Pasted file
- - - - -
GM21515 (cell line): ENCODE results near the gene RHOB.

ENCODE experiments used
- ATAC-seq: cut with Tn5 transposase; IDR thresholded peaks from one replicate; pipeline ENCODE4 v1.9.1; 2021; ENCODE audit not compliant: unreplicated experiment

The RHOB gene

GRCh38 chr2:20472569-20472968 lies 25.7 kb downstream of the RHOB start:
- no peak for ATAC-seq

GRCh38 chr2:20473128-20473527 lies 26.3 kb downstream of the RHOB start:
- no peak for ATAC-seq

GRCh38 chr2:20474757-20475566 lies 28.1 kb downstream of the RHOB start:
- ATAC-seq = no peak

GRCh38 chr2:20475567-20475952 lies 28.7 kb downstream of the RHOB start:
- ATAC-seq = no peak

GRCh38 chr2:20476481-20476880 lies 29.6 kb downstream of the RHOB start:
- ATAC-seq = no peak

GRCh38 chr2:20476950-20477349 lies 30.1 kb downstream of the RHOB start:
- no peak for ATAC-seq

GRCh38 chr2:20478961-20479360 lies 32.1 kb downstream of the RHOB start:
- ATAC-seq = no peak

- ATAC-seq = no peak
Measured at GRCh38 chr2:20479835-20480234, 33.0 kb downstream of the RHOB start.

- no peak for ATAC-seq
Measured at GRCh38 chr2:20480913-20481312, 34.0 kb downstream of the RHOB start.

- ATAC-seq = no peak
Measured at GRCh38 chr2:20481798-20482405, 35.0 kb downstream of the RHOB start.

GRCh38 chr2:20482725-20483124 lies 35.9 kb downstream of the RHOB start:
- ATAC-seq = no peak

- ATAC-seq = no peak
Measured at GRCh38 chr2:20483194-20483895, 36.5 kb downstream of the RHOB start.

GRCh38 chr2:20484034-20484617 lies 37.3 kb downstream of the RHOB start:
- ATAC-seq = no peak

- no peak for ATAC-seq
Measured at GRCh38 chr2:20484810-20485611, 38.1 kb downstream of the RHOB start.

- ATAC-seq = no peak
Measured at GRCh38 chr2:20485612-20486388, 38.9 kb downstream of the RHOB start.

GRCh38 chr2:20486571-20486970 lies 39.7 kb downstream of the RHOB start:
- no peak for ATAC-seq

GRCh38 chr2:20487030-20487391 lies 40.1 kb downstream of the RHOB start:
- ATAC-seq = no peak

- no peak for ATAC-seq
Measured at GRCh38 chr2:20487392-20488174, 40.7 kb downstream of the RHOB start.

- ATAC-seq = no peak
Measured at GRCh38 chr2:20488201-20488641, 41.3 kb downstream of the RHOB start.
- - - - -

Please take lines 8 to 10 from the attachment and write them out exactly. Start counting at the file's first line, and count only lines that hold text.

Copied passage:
- no peak for ATAC-seq

GRCh38 chr2:20474757-20475566 lies 28.1 kb downstream of the RHOB start:
- ATAC-seq = no peak